0

Hello. First off, let me say that if this has been brought up before I apologize.

I'm currently a junior at the University of Colorado and am majoring in CS with a minor in business. I was an ECE major and switched to CS due to the fact that I just didn't care about how the computer works. However, after taking some more classes, the process of computers and electronics have grown on me. I am considering switching majors to EE and getting a minor in CS.

Let me say this, I enjoy programming. There is nothing more exciting [well, almost nothing :)] then seeing your code or program run successfully. Seeing all that hard work come together is just a great feeling.

Here's my main issue. I have heard many different views/opinions on what the industry is looking for. I heard that the industry prefers EE majors over CS for programming because of the fact that EE majors know more about how computers work and that's what companies what.

Now I see this to be true for programming in assembly or for hardware. Even programming for firmware. But software? That just doesn't make any sense.

I would like to develop software/games for a living. I wouldn't mind doing firmware/hardware either. Can CS majors program firmware/hardware? Or is it EE/ECE exclusive?

Any help from the people involved in industry or just any info at all regarding this topic will be greatly appreciated.

Again, if this post doesn't belong here, please move it to the proper place. Thanks.

3
Contributors
2
Replies
4
Views
12 Years
Discussion Span
Last Post by J_Search
0

>But software? That just doesn't make any sense.
Why not? A good understanding of the machine can improve code quality even in high level applications. As a good example, the system cache is becoming more and more important in high level data structures, and if you don't program with it in mind, your program will probably run more slowly. If you don't know how the machine works, you can't write code that works with the cache.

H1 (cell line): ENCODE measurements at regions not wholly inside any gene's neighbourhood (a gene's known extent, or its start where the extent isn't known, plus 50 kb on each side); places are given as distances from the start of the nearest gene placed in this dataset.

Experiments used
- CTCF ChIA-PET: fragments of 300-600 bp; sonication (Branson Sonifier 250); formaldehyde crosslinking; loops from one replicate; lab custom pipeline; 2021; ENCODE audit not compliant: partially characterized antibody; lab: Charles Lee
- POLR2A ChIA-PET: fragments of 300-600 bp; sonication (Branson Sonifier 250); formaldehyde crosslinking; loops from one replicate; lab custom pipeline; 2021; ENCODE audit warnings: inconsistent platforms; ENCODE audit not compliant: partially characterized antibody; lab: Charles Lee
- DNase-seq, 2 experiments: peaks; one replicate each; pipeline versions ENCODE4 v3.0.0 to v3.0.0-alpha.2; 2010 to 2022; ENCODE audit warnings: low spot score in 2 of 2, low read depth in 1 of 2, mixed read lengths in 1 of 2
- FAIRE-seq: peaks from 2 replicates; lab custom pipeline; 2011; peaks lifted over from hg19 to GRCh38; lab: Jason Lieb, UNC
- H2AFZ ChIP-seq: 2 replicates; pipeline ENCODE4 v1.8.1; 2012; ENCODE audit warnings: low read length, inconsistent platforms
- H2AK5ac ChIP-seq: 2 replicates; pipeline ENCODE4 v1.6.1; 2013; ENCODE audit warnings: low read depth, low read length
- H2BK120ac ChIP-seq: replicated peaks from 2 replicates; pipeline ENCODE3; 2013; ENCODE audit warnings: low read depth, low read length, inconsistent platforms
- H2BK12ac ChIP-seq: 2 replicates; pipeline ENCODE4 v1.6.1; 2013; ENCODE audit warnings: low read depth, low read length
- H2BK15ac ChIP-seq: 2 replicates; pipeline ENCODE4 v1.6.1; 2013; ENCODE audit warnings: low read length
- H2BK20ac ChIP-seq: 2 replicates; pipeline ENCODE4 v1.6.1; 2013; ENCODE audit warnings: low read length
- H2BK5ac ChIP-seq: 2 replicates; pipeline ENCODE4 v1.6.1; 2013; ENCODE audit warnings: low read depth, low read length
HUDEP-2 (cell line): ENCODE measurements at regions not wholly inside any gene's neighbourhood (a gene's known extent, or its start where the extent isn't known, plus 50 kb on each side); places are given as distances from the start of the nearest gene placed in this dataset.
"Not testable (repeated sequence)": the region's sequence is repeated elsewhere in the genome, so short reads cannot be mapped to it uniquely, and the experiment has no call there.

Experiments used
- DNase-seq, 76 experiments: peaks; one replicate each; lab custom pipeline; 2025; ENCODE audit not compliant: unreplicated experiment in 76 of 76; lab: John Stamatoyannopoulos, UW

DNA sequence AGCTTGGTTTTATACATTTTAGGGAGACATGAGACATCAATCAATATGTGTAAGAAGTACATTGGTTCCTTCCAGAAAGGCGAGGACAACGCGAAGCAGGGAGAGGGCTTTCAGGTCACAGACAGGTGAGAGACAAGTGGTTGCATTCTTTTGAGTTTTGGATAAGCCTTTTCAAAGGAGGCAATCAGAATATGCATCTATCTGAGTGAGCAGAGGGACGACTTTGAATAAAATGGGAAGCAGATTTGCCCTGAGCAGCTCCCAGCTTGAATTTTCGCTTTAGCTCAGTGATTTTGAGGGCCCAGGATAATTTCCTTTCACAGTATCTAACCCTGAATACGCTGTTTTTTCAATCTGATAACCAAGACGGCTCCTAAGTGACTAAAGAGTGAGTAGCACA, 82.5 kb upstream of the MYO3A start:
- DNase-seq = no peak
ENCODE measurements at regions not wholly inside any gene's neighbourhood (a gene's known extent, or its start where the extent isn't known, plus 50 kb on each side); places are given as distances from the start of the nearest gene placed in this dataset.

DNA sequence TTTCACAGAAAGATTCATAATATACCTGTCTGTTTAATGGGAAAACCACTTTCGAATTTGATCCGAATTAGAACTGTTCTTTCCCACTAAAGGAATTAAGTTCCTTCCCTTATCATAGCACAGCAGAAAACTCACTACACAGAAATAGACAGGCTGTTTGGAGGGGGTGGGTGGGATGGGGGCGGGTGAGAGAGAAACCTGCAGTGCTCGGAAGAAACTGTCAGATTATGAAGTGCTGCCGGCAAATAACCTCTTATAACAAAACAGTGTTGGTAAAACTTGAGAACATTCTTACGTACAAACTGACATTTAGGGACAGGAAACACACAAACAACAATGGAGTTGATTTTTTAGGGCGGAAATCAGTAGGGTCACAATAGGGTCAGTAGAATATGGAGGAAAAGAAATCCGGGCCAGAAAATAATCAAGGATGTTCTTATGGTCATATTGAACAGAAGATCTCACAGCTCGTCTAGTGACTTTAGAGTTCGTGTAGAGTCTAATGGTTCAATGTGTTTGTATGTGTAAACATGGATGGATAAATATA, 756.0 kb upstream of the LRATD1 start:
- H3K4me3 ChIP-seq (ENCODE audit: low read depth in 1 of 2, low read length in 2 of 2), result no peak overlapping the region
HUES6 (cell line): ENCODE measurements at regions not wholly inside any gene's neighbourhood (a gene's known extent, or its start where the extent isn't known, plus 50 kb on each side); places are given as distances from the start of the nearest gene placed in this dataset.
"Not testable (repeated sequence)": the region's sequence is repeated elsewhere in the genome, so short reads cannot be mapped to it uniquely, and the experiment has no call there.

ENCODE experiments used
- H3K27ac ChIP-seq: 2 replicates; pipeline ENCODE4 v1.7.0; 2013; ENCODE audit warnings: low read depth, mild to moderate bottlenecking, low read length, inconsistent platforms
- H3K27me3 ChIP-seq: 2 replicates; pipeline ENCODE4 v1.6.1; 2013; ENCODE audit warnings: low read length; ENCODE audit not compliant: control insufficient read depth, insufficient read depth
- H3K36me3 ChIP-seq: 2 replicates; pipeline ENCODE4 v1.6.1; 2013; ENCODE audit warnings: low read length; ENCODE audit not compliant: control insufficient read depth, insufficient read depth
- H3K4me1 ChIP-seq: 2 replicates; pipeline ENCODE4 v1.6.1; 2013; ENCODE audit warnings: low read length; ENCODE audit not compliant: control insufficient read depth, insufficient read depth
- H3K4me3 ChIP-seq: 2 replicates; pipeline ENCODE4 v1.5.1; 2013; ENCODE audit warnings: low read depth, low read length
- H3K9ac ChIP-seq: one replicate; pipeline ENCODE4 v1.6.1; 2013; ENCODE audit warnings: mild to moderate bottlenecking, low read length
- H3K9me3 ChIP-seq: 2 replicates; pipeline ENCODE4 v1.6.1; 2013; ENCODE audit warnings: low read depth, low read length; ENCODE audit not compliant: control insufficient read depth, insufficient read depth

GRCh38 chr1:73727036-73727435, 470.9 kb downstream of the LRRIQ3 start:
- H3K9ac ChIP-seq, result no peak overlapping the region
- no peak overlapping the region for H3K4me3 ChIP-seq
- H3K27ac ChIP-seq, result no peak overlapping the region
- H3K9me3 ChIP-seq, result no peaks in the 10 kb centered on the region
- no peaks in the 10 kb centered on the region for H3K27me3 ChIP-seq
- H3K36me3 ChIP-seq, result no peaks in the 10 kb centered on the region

>I have heard many different views/opinions on what the industry is looking for.
Screw the industry. Do what you enjoy. :)

>Can CS majors program firmware/hardware? Or is it EE/ECE exclusive?
If you're capable of doing it, you can do it. I write system software and application back-ends for a living, but I'm neither a CS major nor an EE major.

0

TheGroove,

I think your statement...

Now I see this to be true for programming in assembly or for hardware. Even programming for firmware. But software? That just doesn't make any sense.

...might be a little inaccurate. Although you are very right about the true use of assembly, the underlying principal is to understand the mechanics of the hardware. This knowledge/understanding will help you learn to program (in practice and learning) small and incredibly efficient assembly programs. Taking and applying this “know-how to the object-oriented realm, where I’m sure you’re headed, will be very beneficial. Within the corporate structure of meeting code/program specifications and time restraints, “good code doesn’t always reflect the true question: How does the computer handle it? The user may benefit from a seemingly good program, however, quite the contrary to the true programmer. Even the misconception about “good algorithms has caused some confusion about whether or not a program is truly efficient. Again, how does the machine handle it?

Most of the time you won’t run into a problem of good vs. bad code ramifications/consequences. The answer sometimes is to just relax and wait until the next newest chip comes around, then it will be efficient. I don’t agree with this at all.

My point?; learn assembly, and learn it well. Assembly forces you to make 2 entities happy with your code, the user and the machine, and I like peace.

J_

This topic has been dead for over six months. Start a new discussion instead.
Have something to contribute to this discussion? Please be thoughtful, detailed and courteous, and be sure to adhere to our posting rules.